I think we all know the mistakes made in the name of firmness without kindness: punishment. However, many do not know the mistakes made in the name of kindness without firmness: pleasing, rescuing, over-protecting, pampering (providing all “wants”), micromanaging in the name of love, overdoing choices, making sure children never suffer.

When you say, “never suffer,” what do you mean?

I often say we should allow our kids to suffer. Not make them suffer—we should never do that. But we need to allow them to suffer such that they can have their feelings.

You’re saying when our kids are expressing their unpleasant emotions we shouldn’t console those feelings away?

Right. Parents shouldn’t worry about not being attached if their children ever have to cry. I think it is impossible for any child who is being raised by a parent who is interested in attachment parenting to not be attached. It’s not possible; they’re in tune with meeting their child’s needs.

But being too focused on keeping a child happy can lead a parent to constantly (unintentionally) rescue a child from his feelings. The child then develops the belief of, “I’m not capable of dealing with these feelings.”

They should have their feelings and be allowed to work them through. And when they do—which they will eventually—they will feel a sense of. A sense of, “I am capable.” A sense of, “I am resilient.” A sense of, “I can survive.” All children need that opportunity.

 It seems hard to know when to offer comfort and ease strong feelings and when to entrust kids to work through them on their own.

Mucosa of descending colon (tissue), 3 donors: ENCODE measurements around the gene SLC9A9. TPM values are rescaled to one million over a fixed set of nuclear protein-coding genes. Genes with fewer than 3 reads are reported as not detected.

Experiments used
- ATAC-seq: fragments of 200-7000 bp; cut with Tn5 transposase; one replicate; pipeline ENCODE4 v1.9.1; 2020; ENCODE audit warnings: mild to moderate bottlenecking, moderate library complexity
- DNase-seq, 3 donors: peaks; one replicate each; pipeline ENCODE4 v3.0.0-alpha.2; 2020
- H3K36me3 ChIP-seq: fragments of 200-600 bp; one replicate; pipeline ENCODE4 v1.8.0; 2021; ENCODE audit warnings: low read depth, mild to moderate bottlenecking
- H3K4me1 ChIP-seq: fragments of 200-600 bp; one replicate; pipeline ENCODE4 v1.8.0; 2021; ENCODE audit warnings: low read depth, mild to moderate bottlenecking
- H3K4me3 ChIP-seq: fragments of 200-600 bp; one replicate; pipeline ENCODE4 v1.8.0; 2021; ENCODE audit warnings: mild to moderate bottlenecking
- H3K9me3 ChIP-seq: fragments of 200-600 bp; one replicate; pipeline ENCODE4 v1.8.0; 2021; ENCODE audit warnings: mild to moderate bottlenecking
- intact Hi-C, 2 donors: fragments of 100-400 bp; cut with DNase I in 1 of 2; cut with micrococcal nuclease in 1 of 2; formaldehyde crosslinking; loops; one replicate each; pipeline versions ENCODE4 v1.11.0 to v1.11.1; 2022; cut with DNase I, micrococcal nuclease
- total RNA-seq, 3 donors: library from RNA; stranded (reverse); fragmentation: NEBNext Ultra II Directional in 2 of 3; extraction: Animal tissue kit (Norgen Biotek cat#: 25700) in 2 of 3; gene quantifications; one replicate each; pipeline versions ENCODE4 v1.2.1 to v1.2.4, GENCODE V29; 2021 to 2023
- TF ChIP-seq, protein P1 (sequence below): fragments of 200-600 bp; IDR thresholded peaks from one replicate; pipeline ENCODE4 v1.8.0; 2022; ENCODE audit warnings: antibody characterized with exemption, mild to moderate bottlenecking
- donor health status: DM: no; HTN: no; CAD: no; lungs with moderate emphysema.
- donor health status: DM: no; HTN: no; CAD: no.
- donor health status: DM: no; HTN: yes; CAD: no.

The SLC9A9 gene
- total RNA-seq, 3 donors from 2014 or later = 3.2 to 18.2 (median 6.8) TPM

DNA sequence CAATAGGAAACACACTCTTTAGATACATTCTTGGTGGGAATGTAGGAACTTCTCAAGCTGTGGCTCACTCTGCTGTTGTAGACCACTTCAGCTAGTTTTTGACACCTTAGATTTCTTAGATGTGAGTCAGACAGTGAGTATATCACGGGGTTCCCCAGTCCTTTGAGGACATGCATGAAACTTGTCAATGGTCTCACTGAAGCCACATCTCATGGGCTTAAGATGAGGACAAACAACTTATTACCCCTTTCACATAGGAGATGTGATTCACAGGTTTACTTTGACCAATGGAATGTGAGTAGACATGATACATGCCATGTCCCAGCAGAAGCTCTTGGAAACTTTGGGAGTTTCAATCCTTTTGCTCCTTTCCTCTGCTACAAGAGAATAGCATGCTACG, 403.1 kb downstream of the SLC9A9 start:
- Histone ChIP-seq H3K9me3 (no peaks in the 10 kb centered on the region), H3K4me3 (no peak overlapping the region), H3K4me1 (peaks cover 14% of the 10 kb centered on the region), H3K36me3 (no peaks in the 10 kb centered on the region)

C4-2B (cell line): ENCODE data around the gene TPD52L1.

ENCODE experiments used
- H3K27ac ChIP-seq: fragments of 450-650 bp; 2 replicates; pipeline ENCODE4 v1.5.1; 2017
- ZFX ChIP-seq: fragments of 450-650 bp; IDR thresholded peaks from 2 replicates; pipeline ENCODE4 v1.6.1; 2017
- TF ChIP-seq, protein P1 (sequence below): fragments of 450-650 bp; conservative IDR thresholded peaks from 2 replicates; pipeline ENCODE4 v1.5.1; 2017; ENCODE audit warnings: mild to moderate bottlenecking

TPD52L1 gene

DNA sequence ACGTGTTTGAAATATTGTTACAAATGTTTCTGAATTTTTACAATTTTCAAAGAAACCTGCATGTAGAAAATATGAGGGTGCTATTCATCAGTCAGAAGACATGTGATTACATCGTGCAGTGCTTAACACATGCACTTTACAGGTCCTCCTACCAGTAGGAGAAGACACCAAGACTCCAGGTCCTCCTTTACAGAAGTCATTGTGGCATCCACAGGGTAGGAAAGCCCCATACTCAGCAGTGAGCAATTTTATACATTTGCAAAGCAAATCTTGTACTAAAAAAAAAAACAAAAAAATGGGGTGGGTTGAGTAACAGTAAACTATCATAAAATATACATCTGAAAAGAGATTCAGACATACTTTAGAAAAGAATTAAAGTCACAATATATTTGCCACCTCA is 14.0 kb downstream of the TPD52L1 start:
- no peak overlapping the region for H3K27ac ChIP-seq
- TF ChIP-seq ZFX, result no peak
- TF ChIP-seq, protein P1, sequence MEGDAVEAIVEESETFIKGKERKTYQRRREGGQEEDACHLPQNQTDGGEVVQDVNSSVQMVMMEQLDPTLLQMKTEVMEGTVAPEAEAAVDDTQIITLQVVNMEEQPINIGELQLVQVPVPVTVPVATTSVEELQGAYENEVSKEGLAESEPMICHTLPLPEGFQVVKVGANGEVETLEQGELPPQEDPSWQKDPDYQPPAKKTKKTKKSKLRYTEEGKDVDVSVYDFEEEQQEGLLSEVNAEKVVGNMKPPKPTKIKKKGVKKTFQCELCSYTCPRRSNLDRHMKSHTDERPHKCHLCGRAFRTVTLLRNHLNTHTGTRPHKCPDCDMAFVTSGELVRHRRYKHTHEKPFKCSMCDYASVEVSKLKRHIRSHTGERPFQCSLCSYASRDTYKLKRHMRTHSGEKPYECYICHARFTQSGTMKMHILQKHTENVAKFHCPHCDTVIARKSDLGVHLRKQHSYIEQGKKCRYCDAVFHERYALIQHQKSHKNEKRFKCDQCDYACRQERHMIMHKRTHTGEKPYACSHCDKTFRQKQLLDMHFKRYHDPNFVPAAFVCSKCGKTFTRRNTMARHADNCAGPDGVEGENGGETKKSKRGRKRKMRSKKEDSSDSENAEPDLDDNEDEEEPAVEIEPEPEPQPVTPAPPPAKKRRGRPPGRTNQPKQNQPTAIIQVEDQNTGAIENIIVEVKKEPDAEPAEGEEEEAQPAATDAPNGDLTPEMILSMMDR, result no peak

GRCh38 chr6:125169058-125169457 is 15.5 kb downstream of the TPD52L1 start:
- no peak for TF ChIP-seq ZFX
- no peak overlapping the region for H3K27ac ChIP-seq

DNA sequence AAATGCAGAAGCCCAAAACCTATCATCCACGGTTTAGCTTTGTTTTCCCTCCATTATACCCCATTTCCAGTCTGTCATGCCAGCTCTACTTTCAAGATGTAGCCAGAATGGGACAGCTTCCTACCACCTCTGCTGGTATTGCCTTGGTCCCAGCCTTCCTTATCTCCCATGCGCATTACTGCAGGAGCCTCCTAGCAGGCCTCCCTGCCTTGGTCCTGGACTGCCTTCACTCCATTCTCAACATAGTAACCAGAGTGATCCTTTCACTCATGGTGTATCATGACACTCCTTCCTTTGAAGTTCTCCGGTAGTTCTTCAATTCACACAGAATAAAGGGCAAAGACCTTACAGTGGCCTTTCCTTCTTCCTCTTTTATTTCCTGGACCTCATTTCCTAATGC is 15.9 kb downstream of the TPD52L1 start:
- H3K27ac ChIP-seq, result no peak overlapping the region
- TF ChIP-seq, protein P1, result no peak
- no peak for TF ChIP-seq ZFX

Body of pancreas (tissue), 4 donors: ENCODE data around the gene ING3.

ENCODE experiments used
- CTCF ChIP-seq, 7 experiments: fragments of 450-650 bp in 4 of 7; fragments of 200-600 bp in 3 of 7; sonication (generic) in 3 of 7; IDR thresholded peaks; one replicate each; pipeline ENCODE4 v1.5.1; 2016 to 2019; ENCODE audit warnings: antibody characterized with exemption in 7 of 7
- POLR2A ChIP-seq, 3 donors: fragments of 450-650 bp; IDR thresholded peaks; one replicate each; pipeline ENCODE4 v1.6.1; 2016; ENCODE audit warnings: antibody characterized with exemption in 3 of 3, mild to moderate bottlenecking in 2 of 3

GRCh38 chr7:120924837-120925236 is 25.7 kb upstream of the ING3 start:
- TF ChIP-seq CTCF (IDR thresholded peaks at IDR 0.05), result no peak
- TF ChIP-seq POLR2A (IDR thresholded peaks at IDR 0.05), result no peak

I think parents get confused between the needs and the wants. There’s a fine line between understanding when it’s appropriate to comfort your child and when to let them work through their feelings on their own and realize their own capabilities for handling them. I just think that’s a grey area for a lot of parents.

So where is that balance? How do we know what is an appropriate response?

A lot of it is education. If you have the knowledge, then you go into your heart and you know. Parents need to understand that children are always making decisions based on their life experiences. They are answering for themselves, “Am I capable? Am I not capable? Can I survive the ups and downs of life, or can I not?”

If parents don’t allow their children to have those experiences of emotional upsets, they rob their children of developing the belief that he or she is capable. What we want to do is give our children experiences that help them develop healthy beliefs and a sense of trust, autonomy and initiative. Children need to develop their disappointment muscles, their capability muscles, and their resiliency muscles. Wise parents allow children to do that.

So it is possible for firmness, kindness, strong will, and attachment to co-exist? No matter how spirited our children are (or their responses to our discipline), we can set boundaries with kindness, let kids have their feelings about them, and still maintain a secure attachment. Right?